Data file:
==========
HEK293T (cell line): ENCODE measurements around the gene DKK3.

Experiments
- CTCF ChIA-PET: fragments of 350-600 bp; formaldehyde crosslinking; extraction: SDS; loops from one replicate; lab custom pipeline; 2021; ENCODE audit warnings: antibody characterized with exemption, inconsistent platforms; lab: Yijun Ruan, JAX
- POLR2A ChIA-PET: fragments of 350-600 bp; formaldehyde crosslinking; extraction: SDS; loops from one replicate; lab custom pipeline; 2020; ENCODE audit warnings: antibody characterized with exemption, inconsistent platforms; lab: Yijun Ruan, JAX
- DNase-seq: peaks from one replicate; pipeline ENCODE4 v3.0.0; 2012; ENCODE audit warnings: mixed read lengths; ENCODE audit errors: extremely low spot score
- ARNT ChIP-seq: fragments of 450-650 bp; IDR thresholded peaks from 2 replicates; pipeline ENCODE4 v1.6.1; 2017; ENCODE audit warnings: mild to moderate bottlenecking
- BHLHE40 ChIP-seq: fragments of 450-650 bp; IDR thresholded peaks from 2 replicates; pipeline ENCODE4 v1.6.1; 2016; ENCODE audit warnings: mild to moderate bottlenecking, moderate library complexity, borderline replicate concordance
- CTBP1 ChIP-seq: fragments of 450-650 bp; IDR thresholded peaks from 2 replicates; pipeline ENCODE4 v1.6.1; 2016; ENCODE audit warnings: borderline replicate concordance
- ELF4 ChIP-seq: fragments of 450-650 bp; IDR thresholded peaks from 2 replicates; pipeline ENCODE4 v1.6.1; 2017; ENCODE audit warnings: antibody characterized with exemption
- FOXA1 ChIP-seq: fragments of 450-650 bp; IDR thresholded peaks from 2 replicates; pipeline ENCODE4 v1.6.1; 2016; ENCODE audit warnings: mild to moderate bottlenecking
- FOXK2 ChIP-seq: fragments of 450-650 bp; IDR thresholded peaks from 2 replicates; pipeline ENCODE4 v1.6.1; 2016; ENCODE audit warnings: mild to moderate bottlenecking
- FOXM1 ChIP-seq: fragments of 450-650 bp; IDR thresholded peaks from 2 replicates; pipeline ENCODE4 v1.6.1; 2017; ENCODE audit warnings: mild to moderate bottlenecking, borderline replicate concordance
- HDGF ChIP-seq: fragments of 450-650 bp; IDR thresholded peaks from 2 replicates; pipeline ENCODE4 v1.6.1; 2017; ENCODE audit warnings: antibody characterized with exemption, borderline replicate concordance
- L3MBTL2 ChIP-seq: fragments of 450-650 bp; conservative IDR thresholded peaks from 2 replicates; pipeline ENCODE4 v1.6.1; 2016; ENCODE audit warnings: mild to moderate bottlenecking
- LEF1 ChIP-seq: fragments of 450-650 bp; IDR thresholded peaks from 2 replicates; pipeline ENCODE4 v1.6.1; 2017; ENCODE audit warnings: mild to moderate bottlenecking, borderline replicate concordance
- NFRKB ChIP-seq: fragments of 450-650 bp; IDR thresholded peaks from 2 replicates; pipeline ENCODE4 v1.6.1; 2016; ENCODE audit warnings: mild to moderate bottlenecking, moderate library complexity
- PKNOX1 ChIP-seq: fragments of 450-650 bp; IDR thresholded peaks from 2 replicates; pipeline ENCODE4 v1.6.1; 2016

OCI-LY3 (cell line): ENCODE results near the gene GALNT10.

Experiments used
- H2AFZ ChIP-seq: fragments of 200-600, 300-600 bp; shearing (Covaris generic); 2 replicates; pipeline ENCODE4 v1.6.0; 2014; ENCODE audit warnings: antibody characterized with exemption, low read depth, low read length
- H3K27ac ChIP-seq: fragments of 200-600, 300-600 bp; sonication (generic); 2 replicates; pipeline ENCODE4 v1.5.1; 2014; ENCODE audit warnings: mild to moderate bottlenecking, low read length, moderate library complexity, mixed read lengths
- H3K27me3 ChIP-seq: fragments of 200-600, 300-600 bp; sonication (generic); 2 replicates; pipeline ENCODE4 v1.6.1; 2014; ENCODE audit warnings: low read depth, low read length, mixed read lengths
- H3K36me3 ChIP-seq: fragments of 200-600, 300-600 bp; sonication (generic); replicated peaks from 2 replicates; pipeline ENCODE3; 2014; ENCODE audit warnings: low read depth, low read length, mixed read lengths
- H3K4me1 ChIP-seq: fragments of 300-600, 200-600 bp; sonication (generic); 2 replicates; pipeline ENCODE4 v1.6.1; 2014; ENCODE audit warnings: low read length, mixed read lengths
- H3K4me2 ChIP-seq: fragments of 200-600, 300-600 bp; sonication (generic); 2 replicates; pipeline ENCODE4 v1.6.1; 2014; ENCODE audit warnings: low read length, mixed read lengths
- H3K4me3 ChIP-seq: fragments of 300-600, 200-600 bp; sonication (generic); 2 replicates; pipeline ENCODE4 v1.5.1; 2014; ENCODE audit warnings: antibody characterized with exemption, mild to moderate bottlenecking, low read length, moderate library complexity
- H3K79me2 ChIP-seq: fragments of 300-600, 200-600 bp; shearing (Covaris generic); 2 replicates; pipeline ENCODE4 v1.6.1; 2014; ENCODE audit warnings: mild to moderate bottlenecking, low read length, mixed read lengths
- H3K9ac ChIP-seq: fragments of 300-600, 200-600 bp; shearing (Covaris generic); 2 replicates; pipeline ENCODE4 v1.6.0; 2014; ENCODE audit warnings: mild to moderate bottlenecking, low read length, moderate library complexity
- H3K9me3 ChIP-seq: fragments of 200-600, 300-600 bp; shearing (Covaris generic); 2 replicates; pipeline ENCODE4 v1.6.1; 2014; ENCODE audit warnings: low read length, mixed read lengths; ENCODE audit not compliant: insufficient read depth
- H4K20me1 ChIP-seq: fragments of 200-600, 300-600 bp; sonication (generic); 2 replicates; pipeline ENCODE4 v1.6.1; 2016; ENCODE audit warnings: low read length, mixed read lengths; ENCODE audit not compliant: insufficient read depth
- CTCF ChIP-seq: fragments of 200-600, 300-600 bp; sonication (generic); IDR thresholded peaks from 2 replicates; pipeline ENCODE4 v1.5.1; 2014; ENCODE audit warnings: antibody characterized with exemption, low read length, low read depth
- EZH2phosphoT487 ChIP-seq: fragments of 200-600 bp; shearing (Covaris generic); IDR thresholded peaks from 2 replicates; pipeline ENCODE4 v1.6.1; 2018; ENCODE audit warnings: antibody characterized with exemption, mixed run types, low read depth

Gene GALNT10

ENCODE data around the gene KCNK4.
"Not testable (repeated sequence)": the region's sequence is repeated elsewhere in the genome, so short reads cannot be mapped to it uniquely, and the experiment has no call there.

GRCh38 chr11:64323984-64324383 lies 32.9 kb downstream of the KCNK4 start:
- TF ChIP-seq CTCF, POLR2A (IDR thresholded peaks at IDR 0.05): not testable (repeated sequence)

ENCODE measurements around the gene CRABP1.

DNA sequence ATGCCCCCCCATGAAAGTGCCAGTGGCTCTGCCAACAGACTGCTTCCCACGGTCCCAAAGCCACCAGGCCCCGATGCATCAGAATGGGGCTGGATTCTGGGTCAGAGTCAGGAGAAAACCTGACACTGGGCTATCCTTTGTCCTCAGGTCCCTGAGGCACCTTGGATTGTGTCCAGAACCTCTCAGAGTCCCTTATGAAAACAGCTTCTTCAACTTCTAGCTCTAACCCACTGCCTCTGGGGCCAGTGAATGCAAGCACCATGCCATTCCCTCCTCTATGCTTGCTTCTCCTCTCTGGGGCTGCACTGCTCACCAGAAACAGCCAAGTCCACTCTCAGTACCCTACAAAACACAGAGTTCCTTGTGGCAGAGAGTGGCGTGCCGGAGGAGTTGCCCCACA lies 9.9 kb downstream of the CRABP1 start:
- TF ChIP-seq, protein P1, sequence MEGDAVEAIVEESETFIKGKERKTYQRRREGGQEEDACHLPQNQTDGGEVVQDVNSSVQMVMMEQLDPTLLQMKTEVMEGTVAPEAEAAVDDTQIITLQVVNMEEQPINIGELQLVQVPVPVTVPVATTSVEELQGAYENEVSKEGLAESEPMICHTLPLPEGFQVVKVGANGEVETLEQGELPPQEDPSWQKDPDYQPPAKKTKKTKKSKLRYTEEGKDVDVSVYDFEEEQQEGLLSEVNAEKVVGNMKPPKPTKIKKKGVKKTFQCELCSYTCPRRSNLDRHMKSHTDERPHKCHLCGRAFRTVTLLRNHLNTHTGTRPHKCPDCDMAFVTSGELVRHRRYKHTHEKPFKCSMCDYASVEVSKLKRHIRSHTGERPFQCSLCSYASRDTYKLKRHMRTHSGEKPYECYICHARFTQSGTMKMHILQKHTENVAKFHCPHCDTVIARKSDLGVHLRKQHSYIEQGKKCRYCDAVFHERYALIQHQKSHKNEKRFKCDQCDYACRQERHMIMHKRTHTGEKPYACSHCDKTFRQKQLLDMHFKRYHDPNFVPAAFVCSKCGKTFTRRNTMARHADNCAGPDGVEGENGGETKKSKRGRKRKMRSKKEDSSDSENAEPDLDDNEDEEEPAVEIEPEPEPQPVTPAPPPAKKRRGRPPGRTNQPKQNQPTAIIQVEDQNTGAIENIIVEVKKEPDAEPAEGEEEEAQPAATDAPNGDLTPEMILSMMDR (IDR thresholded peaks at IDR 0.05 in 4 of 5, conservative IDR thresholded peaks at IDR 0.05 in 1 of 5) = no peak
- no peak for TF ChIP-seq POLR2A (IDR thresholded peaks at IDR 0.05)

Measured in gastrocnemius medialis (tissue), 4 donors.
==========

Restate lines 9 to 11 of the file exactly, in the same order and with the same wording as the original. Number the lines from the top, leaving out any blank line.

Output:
- ELF4 ChIP-seq: fragments of 450-650 bp; IDR thresholded peaks from 2 replicates; pipeline ENCODE4 v1.6.1; 2017; ENCODE audit warnings: antibody characterized with exemption
- FOXA1 ChIP-seq: fragments of 450-650 bp; IDR thresholded peaks from 2 replicates; pipeline ENCODE4 v1.6.1; 2016; ENCODE audit warnings: mild to moderate bottlenecking
- FOXK2 ChIP-seq: fragments of 450-650 bp; IDR thresholded peaks from 2 replicates; pipeline ENCODE4 v1.6.1; 2016; ENCODE audit warnings: mild to moderate bottlenecking